Pot legalization bringing boon to hemp farmers

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The federal government’s end to its 95-year pot prohibition will also be a boon for hemp producers. They’ll soon be allowed to sell the plant’s flowers to be processed for its CBD, a cannabinoid without any psychoactive effects that’s being hailed for its medicinal potential.

Health Canada approved an exemption last month allowing commercial hemp growers to harvest flowers and leaves to be dried and stored on their farms ahead of Oct. 17, when the sales ban on those portions of the plant will be lifted. Only the stalks, seeds and stems can be sold now.

“That’s a brand new revenue stream,” Canadian Hemp Trade Alliance executive director Ted Haney said.

Many of Canada’s more than 115 licensed cannabis producers are eager to source hemp for a range of CBD products, from oils and balms to CBD-infused food and drinks.

“And 2018 is definitely going to be focused on initial harvest and initial extraction and a lot of learning around how to handle this product to maintain both the quantity and quality of CBD in the material prior to delivery to the LPs (licensed producers),” Haney said.

Championed for its pain-relieving and anti-inflammatory properties, CBD has a market that’s expected to grow to $2.1 billion, up from $202 million in 2015, according to the Hemp Business Journal.

Canada is among the top hemp producers in the world – about 12,000 producers farm 55,000 hectares of the crop – with the bulk of the operations concentrated in Alberta, Saskatchewan and Manitoba. Hemp is also produced in Ontario, Quebec and the Maritimes.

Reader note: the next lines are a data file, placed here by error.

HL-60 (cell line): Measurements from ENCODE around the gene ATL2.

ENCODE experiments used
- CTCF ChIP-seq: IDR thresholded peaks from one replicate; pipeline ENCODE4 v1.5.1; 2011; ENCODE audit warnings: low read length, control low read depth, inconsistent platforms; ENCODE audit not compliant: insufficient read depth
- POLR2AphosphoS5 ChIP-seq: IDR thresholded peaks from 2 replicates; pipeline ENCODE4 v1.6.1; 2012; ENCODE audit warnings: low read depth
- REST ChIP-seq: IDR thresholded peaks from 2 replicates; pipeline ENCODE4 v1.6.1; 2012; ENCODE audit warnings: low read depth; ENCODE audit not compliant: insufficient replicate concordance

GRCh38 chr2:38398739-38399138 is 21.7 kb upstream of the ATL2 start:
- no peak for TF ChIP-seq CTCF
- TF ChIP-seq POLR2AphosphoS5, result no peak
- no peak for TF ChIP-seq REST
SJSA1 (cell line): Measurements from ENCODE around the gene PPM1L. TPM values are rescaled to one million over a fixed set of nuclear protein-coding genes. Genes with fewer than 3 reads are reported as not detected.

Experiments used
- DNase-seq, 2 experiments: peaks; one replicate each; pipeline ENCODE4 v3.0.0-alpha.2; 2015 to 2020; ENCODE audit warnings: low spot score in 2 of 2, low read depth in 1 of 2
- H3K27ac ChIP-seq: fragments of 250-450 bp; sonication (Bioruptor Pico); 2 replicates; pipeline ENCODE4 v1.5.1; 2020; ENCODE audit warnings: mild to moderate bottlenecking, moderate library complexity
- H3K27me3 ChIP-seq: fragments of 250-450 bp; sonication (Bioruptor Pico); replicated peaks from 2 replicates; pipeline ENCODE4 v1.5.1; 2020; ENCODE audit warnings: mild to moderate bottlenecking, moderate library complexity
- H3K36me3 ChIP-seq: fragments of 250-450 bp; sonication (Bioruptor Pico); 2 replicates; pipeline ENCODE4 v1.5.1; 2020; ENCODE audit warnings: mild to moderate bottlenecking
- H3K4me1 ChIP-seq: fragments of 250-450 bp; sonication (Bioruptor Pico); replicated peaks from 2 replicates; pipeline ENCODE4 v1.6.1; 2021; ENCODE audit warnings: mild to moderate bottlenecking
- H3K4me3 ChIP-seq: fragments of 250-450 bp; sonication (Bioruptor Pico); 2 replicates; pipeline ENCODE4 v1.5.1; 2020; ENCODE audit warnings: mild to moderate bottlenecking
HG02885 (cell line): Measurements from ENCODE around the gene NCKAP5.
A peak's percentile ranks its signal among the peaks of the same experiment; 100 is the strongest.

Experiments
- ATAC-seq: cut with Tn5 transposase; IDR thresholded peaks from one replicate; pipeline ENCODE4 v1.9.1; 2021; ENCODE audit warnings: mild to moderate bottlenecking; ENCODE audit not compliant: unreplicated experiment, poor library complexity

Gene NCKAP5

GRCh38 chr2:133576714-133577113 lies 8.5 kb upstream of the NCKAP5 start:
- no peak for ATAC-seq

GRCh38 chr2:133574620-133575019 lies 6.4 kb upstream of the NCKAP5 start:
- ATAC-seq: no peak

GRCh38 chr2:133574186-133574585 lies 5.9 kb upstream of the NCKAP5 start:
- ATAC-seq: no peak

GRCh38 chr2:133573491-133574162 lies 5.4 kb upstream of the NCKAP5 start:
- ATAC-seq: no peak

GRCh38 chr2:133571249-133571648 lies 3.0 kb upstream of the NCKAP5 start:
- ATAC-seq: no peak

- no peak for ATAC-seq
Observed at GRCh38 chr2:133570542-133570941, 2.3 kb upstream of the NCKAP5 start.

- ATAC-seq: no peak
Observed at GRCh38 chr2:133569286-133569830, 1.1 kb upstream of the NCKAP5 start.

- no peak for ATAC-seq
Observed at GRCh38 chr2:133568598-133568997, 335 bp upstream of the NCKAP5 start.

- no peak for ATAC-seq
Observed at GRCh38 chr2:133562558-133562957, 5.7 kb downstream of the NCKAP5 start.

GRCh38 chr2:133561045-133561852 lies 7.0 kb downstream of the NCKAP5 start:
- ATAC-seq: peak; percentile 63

A variety of the cannabis plant, hemp must have less than three per cent THC, the psychoactive component in marijuana that give users a euphoric feeling. Hemp fibres and stalks are used in everything from clothing and construction materials to paper and plastic composites. The seeds are used to make things like cosmetics, paint, granola and cereal.

Hemp’s potential has already drawn the attention of Canada’s largest licensed pot producers. Aurora recently bought a majority stake in HempCo Food and Fiber, a hemp food provider, while Canopy Growth purchased a large hemp farm in Saskatchewan last year.

The head of a cannabis industry umbrella group applauded the new opportunity for Canada’s hemp farmers, calling them a foundational part of the agricultural economy.

“It allows them to squeeze a little bit of added value out of their crops and, even better, help medicinal patients,” said Allan Rewak of the Canadian Cannabis Association, a trade group representing some of the country’s largest marijuana producers, including Aurora, Canopy and Tilray.

The CBD concentration of Canadian-grown hemp ranges from 1.5 per cent to four per cent, Haney said, noting that producers must now focus on in creasing those levels.

“There has been no attention to the CBD content in the flowering material,” he said. “So with no attention, the entire genetics were optimized for the production of seed and . . . fibre.”

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